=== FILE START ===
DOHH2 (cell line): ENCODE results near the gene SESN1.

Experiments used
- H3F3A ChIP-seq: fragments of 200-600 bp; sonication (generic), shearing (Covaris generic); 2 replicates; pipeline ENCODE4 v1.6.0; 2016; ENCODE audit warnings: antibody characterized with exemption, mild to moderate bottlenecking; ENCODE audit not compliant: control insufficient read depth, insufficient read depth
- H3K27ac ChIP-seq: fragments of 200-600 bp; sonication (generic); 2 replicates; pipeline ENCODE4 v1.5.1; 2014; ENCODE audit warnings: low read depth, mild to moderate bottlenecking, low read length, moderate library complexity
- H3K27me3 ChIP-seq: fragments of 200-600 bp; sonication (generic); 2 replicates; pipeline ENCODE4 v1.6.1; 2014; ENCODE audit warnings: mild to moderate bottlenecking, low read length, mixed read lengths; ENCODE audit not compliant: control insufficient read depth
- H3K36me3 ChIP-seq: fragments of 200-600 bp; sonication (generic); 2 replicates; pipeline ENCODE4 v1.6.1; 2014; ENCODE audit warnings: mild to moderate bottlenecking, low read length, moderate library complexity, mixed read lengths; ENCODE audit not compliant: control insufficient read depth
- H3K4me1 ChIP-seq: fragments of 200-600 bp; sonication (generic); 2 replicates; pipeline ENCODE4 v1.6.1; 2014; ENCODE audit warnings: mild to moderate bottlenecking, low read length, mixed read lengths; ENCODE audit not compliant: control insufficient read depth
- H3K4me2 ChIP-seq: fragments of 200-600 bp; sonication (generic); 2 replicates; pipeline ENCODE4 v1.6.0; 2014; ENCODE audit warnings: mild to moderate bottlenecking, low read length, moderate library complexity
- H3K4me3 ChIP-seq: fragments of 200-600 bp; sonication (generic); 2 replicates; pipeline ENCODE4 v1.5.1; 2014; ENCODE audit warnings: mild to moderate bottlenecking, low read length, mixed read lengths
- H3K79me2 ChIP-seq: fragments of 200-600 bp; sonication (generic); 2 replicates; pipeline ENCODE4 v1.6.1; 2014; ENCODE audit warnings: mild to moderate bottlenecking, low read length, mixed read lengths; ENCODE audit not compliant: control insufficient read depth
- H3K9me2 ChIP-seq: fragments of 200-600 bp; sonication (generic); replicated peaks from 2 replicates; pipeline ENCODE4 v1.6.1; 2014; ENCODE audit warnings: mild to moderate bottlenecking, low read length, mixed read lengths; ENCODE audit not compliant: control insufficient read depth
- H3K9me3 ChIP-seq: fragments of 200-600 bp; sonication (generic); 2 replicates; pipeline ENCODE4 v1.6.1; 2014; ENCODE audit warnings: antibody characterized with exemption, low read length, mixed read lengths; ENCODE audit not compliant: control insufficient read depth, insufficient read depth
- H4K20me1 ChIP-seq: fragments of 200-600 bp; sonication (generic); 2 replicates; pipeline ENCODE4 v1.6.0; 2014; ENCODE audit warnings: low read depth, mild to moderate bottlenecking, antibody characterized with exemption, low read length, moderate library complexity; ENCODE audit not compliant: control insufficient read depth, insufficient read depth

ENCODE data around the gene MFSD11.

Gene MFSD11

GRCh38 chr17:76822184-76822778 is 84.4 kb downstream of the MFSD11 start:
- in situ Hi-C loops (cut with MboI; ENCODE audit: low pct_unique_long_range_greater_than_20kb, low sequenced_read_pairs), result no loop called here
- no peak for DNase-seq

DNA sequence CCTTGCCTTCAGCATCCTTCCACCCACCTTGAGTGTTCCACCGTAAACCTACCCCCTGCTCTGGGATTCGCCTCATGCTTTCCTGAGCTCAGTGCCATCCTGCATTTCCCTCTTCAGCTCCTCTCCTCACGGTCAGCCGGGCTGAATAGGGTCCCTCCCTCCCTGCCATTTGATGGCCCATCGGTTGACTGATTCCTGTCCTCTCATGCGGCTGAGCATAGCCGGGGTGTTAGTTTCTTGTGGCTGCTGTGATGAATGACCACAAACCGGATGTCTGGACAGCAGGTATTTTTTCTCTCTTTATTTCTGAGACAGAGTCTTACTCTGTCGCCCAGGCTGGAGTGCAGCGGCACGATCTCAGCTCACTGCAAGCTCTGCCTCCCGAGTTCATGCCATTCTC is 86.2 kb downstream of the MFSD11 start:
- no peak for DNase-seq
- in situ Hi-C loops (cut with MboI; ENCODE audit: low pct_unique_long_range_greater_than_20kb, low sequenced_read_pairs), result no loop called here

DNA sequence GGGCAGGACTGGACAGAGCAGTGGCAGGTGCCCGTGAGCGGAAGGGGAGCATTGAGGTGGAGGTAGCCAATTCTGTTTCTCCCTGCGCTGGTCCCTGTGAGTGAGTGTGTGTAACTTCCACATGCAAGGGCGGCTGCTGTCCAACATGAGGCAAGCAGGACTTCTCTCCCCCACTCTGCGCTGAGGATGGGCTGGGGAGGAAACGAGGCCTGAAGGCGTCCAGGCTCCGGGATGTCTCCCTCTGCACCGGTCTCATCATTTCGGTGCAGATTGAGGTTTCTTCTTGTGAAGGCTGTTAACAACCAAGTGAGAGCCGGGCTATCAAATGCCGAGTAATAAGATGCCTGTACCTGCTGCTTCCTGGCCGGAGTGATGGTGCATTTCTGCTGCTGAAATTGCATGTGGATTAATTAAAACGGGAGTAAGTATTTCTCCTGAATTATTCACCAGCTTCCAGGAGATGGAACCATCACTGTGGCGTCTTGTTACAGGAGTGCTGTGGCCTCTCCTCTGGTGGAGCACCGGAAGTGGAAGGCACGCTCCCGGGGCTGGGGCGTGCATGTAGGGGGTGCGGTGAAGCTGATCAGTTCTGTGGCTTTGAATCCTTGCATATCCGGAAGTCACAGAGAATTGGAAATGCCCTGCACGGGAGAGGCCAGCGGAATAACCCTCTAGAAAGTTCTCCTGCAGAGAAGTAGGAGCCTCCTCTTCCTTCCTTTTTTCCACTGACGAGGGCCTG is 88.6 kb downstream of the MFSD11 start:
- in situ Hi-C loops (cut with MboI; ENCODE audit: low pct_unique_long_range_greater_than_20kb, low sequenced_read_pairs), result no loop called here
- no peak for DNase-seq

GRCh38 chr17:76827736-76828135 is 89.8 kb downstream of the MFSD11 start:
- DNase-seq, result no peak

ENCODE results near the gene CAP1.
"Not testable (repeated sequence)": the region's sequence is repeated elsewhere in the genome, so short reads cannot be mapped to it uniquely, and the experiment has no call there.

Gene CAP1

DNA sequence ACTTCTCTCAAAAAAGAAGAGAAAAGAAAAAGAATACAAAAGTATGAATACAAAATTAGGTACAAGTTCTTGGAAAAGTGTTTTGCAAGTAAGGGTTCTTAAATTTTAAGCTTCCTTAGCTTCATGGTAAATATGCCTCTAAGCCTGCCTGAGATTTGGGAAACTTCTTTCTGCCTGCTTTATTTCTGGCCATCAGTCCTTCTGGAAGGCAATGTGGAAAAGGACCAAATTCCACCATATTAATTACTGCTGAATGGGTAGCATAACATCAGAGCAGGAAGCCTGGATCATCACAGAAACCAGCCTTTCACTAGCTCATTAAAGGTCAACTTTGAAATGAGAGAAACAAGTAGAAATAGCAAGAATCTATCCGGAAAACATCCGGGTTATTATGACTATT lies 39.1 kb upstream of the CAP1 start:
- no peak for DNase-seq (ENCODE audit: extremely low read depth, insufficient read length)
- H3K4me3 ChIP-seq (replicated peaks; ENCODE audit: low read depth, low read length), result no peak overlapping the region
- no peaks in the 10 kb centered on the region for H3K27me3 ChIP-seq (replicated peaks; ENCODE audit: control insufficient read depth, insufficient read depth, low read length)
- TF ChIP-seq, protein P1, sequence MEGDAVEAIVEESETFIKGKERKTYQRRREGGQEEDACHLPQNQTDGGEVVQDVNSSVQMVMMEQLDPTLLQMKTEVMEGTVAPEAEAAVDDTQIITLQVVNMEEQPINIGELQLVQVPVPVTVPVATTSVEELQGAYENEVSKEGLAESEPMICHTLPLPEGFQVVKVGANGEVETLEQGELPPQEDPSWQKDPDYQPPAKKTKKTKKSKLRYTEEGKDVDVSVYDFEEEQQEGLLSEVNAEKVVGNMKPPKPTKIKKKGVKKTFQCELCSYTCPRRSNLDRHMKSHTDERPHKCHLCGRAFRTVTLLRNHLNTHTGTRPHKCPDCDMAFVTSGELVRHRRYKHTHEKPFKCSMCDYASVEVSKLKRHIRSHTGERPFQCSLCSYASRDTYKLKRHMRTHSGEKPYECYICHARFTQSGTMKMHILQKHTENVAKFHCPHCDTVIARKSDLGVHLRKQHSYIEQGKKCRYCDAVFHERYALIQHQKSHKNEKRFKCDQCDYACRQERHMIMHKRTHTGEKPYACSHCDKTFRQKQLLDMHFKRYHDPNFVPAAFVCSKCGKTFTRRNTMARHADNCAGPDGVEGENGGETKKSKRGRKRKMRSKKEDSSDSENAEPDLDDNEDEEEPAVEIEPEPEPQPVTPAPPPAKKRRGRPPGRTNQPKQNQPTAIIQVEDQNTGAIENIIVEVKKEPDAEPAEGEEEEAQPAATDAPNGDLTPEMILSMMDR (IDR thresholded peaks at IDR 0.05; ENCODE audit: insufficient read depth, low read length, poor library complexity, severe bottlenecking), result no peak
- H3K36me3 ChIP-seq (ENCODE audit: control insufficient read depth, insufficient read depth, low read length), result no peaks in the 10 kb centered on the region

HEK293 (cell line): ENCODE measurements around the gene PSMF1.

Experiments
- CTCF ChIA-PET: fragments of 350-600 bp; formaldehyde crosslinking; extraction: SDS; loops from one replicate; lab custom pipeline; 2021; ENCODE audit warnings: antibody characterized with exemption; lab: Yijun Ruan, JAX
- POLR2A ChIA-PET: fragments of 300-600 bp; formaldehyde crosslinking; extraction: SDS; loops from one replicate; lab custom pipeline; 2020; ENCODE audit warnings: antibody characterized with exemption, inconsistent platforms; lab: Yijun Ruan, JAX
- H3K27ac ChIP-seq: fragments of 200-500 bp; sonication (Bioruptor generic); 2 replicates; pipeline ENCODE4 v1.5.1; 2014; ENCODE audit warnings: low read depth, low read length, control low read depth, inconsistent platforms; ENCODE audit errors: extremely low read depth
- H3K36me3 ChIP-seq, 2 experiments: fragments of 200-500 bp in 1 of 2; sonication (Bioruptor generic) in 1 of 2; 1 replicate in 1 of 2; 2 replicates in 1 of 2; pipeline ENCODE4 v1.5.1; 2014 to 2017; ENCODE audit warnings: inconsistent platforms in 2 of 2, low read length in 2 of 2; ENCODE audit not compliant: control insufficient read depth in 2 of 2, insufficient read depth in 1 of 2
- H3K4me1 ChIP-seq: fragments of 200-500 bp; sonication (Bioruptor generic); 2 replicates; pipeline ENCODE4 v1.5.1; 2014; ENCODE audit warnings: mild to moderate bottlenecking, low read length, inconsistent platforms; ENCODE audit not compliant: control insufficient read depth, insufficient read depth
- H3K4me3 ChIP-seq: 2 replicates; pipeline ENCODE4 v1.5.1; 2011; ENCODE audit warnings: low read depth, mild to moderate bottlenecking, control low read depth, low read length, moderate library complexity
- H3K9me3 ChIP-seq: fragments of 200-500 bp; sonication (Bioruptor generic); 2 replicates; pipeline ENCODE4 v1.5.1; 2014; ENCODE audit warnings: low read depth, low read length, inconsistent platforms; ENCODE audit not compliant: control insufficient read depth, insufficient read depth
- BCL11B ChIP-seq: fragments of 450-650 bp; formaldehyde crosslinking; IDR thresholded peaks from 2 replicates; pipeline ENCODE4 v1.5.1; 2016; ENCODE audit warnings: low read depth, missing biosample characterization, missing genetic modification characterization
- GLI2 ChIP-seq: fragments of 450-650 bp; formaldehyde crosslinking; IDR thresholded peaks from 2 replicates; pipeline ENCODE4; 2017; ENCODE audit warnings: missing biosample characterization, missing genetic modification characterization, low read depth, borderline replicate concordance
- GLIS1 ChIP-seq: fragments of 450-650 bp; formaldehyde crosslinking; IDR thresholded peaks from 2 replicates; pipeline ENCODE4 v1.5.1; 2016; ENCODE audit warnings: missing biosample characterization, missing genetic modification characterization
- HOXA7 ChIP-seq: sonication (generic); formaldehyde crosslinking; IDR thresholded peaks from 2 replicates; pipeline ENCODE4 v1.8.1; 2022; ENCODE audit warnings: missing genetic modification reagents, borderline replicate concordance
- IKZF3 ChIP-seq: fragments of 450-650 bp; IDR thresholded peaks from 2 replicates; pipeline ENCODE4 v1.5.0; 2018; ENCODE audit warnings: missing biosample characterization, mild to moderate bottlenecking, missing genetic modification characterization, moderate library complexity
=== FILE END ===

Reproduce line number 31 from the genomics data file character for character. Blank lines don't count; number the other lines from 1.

- no peak for DNase-seq (ENCODE audit: extremely low read depth, insufficient read length)